Day of contrasts as Kate and William open supercar plant and a refuge for the homeless

In a corner of Barnsley, the counterpoint to the birthday banquet being served for his father could not have been apparent.

The Duke of Cambridge emerged from the kitchen carrying a simple wooden tray on which sat three bowls of chicken soup. For the “clients” of the homeless charity Centrepoint, this was lunch.

William, assisted or perhaps guided by his wife, was preparing soup and bread for young people who have been helped by the organisation, a national charity which provides housing and support in London, Yorkshire and across the North.

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William has been its patron since 2005.

The Duke and Duchess of Cambridge arrive at the Centrepoint centre in Barnsley

He and the Duchess looked relaxed as they chatted with staff and young people, with the Duke acknowledging that the fare differed somewhat from what he said was a “normal lunch”.

As they sat down to eat red pepper and chorizo soup, William hugged one of his fellow diners.

Chelsea Jenkins, 23, said: “We talked about how much Centrepoint has helped us.

“He gave me a hug at the end. They’re really nice people and I’m glad I met them.”

She did not finish her vegetable broth, she said, although the Royals ate all theirs. “I’m not a big eater,” said Ms Jenkins.

The recipes had been developed after a recipe competition and are being sold through Waitrose, with 20p going to the charity.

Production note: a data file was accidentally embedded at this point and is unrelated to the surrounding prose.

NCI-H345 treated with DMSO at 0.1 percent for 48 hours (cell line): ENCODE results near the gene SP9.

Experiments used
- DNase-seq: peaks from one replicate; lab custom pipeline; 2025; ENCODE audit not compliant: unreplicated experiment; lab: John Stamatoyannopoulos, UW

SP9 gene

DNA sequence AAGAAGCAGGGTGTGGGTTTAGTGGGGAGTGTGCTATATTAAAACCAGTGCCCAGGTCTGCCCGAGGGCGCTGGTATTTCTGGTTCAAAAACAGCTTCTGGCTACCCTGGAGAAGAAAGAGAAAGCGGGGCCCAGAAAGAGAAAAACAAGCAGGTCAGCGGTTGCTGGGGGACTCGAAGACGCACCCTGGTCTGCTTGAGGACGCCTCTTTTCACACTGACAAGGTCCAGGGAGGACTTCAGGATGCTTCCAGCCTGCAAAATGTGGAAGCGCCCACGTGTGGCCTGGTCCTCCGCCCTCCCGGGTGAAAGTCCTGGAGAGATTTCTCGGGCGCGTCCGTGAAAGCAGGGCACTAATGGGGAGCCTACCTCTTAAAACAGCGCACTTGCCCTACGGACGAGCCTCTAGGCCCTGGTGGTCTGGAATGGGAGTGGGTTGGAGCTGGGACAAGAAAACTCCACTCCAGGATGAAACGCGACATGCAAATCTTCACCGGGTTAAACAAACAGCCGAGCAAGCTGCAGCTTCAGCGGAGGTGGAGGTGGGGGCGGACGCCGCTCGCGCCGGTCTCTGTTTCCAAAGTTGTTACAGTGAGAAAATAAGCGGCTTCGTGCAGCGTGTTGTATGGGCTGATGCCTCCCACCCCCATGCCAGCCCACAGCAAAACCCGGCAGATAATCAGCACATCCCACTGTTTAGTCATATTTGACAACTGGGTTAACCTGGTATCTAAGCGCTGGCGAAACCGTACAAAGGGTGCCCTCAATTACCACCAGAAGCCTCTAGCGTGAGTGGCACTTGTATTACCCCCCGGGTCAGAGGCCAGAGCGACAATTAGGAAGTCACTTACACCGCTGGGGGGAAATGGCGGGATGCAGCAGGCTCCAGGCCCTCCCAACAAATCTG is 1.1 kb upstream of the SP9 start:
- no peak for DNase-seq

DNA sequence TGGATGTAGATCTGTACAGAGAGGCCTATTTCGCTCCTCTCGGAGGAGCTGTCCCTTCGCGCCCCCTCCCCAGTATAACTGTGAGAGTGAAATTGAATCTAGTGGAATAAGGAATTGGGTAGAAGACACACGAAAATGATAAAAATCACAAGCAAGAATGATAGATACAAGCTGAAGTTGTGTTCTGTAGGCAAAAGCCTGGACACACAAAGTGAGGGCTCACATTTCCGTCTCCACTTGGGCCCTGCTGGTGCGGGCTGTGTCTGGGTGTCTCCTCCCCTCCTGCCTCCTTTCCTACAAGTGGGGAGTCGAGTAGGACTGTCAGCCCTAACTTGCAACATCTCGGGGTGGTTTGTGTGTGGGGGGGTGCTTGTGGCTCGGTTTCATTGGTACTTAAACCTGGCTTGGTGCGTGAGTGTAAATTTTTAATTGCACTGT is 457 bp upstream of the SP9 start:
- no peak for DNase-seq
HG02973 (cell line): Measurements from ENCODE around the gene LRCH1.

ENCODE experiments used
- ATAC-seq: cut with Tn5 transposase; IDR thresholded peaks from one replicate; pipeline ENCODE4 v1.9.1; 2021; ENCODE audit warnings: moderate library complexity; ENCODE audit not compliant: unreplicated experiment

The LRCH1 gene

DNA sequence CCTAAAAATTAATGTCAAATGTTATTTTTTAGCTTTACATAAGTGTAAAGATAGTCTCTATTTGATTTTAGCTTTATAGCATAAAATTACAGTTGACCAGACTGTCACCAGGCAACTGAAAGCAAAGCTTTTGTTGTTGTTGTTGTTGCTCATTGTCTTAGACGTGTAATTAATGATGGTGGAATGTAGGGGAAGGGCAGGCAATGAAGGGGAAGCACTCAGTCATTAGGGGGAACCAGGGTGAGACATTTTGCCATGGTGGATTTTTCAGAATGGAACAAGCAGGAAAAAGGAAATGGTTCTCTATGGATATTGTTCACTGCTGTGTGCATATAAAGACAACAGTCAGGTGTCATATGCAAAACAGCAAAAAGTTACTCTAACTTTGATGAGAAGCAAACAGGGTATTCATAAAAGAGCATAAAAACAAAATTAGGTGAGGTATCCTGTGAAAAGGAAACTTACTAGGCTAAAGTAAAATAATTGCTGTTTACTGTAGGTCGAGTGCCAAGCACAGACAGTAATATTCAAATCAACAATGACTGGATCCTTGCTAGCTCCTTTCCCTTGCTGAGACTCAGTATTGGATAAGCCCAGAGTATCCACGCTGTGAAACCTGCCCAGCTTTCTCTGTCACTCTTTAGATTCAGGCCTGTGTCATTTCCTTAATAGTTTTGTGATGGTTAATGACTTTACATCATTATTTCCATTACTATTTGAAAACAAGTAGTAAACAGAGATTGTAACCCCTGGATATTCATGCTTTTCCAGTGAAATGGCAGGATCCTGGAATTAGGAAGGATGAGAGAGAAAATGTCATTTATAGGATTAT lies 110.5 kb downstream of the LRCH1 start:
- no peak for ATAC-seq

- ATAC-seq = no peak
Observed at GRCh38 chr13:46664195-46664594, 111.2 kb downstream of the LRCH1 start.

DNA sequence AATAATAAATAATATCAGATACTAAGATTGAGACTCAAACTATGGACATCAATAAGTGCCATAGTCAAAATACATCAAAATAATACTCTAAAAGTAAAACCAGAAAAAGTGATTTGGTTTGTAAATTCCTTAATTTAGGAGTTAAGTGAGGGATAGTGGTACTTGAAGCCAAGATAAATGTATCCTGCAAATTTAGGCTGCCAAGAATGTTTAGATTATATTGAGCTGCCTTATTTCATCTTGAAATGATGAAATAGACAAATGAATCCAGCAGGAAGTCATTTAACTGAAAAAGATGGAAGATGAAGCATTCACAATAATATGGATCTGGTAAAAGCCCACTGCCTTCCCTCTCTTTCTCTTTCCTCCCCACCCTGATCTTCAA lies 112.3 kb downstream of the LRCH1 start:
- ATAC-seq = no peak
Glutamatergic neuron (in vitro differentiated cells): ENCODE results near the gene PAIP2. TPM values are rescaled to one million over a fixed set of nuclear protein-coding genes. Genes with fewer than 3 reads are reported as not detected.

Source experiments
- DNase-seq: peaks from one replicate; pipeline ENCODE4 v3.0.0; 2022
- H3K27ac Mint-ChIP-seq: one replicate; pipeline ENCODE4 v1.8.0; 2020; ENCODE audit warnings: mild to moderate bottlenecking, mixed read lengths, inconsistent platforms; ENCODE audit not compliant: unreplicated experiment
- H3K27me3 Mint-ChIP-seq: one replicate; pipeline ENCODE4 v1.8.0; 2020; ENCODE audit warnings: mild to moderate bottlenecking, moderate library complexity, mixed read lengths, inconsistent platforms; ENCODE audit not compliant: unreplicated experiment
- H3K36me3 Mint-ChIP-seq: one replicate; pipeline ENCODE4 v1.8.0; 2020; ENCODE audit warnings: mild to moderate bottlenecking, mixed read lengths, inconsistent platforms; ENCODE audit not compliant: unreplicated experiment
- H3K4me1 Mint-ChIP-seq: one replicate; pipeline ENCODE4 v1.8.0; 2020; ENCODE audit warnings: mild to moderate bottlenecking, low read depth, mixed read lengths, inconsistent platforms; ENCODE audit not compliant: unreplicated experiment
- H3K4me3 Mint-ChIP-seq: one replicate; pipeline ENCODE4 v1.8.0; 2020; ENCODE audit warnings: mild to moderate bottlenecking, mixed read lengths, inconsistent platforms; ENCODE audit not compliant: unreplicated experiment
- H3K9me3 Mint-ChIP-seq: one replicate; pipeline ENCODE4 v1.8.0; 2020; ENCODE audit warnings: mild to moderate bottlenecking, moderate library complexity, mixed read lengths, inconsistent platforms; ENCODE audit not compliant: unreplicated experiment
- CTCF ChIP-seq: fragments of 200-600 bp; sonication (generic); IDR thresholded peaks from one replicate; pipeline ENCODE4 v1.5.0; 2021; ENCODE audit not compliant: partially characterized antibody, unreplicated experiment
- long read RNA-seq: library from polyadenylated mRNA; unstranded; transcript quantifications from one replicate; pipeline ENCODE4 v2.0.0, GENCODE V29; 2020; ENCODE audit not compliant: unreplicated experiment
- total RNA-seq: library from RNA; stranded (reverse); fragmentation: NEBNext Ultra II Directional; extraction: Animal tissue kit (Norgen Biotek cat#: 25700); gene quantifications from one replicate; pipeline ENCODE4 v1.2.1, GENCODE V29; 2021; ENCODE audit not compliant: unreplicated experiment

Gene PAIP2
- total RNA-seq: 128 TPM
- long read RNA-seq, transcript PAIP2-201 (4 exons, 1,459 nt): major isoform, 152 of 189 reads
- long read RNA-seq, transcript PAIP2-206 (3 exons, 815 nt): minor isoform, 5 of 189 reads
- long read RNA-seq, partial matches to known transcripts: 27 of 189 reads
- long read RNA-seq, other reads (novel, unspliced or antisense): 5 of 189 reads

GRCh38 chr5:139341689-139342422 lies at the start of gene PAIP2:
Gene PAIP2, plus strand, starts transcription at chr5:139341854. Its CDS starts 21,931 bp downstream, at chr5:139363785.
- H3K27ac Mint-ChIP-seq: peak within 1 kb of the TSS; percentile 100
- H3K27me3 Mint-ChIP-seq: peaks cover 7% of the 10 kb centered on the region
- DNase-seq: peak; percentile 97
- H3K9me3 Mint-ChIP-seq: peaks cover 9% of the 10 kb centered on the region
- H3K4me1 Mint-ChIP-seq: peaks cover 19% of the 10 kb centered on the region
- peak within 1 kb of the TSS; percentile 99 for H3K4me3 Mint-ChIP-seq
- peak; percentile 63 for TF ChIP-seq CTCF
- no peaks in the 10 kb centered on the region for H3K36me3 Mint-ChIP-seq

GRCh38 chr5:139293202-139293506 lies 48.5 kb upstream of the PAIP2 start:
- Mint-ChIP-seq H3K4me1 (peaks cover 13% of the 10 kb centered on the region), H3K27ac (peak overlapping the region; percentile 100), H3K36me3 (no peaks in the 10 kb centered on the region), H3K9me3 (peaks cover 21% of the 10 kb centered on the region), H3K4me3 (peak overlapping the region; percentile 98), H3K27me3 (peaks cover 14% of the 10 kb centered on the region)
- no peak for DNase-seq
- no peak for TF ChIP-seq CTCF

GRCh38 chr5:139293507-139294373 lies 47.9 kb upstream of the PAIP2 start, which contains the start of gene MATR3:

Lewis Gwynne, 24, helped William with the soup.

“I was just standing there and talking about my past with him. He seemed like a normal person,” he said.

Gareth Bradbury, also 24, helped the Duchess with the bread cutting. “That’s not cut bread, they’re more like doorstops,” he heard William say.

“They were a really calming presence. He puts you at ease and he talks to you on a nice level,” Mr Bradbury said.

William and Kate opened the centre’s new Andy Norman Learning Hub on Barnsley’s Quarry View, which has been built to provide a dedicated space and resources for the more than 60 young people who come in every day.

They are among the 7,000 young people in Yorkshire to have approached their local authority in the last year because they were homeless or at risk.

As if to underline what had become a day of opposites, the Duke and Duchess had arrived there after had opening a £50m McLaren supercar factory, 16 miles away at the Advanced Manufacturing Park between Sheffield and Rotherham.

William and Kate – wearing a blue Eponine dress – were joined by the Crown Prince of Bahrain, Prince Salman bin Hamad bin Isa Al Khalifa, who is one of McLaren’s main shareholders.

In 2011, he had defused a potentially embarrassing diplomatic incident over human rights by declining his invitation to their wedding, amid continuing unrest in his kingdom.

McLaren’s Composites Technology Centre aims to be a world leader in innovating the lightweight carbon fibre tubs that are integral to the agility of the firms’s supercars and sports cars, and William said he looked forward to seeing more of them on the roads.

The firm’s first factory opened in Woking seven years ago and now more than 90 per cent of its products are exported worldwide.

McLaren’s chief executive Mike Flewitt described the new Yorkshire site as “more than simply a factory”.

“Although manufacturing is an important part, it’s an innovation centre, a place where new technology will be developed,” he said.

“We already have over 50 talented, dedicated pioneers working here in the region, many drawn from the local area, many met the Royal Highnesses this morning.”

By 2020, the site is expected to employ more than 200 people, bringing McLaren’s total workforce to 3,500.